Relevance:President Donald Trump abruptly declared that the U.S. will recognize Israel’s sovereignty over the disputed Golan Heights, a major shift in American policy that gives Israeli Prime Minister Benjamin Netanyahu a political boost a month before what is expected to be a close election.
- The Golan Heights were part of Syria until 1967, when Israel captured most of the area in the Six Day War, occupying it and annexing it in 1981.
- That unilateral annexation was not recognised internationally, and Syria demands the return of the territory.
- Syria tried to regain the Heights in the 1973 Middle East war but was thwarted.
- Israel and Syria signed an armistice in 1974 and the Golan had been relatively quiet since.
- In 2000, Israel and Syria held their highest-level talks over a possible return of the Golan and a peace agreement.
- But the negotiations collapsed and subsequent talks also failed.
Why does Israel want the Golan?
Israel says that the civil war in Syria demonstrates the need to keep the plateau as a buffer zone between Israeli towns and the instability of its neighbour.Israel says it also fears that Iran, an ally of Syria’s Assad, is seeking to establish itself permanently on the Syrian side of the border in order to launch attacks on Israel.The area is a key source of water for an arid region. Rainwater from the Golan’s catchment feeds into the Jordan River. The area provides a third of Israel’s water supply.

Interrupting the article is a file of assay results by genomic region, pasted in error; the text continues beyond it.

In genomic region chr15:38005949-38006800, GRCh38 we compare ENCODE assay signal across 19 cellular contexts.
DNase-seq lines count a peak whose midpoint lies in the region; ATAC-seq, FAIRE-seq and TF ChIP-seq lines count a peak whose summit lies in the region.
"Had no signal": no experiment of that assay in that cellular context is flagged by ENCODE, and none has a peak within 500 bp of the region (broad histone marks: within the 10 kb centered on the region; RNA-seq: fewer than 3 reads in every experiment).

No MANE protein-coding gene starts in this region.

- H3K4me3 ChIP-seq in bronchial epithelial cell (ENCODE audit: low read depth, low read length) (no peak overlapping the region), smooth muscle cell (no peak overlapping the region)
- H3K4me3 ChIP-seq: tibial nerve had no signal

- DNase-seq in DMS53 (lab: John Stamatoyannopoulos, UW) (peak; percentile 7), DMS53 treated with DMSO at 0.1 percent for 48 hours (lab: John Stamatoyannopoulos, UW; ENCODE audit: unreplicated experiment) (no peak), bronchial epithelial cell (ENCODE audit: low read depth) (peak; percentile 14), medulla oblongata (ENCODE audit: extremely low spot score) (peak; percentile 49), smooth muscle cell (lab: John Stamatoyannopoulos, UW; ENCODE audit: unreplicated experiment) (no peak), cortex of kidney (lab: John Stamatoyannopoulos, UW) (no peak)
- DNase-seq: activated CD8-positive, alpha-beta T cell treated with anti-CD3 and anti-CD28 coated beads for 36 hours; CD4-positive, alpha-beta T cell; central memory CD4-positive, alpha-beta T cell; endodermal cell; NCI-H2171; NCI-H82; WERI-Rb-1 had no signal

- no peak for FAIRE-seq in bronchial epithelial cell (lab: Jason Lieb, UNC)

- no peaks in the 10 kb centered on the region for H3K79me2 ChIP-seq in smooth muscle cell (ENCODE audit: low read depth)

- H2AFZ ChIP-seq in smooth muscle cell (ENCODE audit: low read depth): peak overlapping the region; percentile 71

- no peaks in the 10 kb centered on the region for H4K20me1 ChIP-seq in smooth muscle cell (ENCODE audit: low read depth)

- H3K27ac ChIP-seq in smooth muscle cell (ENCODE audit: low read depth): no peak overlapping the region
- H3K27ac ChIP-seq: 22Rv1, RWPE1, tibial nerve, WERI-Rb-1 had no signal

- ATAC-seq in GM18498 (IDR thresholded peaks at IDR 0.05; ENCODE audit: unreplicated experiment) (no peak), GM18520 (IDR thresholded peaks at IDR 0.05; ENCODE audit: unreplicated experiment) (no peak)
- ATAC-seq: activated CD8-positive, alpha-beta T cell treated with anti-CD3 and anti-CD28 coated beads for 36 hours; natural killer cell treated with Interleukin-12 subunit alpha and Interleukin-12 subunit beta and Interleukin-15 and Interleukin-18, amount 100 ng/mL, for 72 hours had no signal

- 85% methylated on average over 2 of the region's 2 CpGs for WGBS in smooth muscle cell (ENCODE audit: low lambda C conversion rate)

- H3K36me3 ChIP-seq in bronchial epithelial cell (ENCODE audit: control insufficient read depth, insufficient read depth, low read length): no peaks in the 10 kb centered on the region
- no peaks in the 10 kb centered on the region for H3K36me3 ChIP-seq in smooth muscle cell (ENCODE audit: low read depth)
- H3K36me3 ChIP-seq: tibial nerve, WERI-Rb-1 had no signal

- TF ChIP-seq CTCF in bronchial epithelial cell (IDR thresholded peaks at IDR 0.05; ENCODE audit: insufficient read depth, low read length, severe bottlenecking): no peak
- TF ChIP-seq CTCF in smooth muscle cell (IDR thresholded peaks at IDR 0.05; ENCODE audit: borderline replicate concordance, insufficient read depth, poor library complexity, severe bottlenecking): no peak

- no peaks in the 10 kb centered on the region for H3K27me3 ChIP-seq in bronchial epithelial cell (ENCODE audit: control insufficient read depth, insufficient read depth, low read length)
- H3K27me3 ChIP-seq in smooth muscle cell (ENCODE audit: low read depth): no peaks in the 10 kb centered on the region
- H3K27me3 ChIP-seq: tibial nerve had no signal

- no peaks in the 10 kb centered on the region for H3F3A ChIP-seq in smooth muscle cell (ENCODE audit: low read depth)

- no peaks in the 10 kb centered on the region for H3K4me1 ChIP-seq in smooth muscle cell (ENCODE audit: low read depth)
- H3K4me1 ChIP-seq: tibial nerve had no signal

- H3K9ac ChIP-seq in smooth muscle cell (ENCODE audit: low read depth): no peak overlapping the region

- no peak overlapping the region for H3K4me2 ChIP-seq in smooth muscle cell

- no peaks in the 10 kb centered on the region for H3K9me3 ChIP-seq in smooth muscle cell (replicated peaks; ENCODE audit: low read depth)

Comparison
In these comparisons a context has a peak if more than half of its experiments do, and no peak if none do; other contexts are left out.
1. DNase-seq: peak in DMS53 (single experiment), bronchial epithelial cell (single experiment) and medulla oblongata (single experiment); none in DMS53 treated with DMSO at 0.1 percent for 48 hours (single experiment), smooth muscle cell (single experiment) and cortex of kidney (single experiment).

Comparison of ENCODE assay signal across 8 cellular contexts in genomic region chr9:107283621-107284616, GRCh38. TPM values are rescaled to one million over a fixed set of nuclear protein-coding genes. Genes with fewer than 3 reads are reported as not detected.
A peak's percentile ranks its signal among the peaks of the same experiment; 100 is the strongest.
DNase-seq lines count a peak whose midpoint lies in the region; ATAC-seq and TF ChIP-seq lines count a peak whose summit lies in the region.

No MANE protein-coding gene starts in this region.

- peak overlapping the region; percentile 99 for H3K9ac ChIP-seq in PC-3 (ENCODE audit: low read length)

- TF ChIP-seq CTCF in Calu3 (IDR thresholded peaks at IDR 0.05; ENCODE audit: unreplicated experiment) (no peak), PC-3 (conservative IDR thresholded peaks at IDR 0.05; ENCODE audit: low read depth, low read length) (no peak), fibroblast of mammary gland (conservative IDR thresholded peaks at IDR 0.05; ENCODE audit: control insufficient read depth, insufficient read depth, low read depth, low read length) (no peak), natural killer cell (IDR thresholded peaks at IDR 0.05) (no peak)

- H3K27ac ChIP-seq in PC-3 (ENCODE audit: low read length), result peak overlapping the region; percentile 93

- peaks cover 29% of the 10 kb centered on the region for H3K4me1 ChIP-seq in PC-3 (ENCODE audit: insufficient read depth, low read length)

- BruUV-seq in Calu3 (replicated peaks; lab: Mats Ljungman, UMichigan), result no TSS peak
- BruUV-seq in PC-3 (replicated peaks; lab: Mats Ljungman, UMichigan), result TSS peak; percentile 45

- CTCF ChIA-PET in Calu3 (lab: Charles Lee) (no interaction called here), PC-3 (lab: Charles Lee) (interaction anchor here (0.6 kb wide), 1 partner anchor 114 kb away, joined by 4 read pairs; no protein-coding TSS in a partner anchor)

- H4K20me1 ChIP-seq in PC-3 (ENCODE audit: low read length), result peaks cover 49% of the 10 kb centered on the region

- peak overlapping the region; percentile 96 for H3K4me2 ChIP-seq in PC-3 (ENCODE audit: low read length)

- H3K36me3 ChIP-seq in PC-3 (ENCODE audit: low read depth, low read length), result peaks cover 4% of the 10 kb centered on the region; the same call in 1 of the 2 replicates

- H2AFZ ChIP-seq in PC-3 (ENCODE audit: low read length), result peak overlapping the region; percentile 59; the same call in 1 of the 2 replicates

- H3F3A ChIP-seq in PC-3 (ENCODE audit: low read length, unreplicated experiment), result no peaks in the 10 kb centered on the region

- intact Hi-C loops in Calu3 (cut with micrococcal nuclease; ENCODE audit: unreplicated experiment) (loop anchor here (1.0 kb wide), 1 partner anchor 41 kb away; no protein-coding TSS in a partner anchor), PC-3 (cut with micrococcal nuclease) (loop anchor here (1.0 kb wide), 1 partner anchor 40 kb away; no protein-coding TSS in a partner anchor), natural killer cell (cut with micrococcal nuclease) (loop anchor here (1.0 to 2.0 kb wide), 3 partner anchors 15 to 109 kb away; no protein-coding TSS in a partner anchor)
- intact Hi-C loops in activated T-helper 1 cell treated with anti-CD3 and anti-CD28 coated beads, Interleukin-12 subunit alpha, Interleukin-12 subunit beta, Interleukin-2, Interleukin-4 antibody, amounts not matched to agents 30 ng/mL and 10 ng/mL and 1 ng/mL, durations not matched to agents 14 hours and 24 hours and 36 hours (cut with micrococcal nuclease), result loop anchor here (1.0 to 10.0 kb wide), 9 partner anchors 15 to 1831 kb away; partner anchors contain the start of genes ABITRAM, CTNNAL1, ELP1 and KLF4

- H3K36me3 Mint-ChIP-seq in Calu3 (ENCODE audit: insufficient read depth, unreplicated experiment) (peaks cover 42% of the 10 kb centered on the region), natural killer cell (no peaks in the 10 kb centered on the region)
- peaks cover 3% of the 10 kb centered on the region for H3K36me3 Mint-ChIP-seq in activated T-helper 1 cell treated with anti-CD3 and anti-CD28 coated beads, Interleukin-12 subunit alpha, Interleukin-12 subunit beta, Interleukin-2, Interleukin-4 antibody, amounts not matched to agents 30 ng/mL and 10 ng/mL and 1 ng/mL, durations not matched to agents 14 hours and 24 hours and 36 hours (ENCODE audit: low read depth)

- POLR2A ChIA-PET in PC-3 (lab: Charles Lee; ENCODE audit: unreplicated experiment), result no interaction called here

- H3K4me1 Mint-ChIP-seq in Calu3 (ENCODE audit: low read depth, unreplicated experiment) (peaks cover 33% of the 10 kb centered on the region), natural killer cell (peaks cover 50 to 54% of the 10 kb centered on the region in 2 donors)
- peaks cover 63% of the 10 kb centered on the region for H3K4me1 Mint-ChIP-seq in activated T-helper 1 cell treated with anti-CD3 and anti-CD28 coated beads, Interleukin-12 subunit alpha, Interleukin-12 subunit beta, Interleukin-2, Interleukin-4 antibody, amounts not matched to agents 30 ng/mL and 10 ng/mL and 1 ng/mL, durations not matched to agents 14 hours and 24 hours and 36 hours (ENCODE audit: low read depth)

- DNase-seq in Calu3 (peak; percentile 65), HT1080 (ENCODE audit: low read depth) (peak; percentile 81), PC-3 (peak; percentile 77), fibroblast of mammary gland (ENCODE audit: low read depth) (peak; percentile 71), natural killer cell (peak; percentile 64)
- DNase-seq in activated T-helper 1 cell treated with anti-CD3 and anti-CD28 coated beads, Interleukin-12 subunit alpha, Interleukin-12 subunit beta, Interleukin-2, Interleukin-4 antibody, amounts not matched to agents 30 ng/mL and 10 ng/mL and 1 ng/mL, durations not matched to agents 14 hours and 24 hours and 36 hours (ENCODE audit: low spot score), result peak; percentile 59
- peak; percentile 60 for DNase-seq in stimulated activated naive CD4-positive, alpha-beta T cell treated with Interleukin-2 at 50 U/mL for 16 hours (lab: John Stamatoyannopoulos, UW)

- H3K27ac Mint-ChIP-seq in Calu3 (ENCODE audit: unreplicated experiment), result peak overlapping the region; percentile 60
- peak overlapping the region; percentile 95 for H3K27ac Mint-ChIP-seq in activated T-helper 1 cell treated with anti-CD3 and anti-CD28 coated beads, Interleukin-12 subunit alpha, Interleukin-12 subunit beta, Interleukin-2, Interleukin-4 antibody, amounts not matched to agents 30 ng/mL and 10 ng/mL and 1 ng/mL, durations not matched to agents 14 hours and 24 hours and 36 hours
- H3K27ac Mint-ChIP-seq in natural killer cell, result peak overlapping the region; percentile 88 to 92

The land is fertile, with the volcanic soil being used to cultivate vineyards and orchards and to raise cattle.
About Golan Heights:
- More than 40,000 people live on the Israeli-occupied Golan, more than half of them Druze residents.
- The Druze are an Arab minority who practice an offshoot of Islam and many of its adherents in Syria have long been loyal to the Assad regime.
- After annexing the Golan, Israel gave the Druze the option of citizenship, but most rejected it and still identify as Syrian.
- About another 20,000 Israeli settlers also live there, many of them working in farming and tourism.
- Before the outbreak of the civil war in Syria in 2011, there was an uneasy stand-off between Israeli and Syrian forces loyal to Assad.
- But in 2014 anti-government Islamist rebels overran Quneitra province on the Syrian side.
- The rebels forced Assad’s forces to withdraw and also turned on US forces in the area, forcing them to pull back from some of their positions.
- The area remained under rebel control until the summer of 2018, when Assad’s forces returned to the largely ruined city of Quneitra and the surrounding area following a Russian-backed offensive and a deal that allowed rebels to withdraw.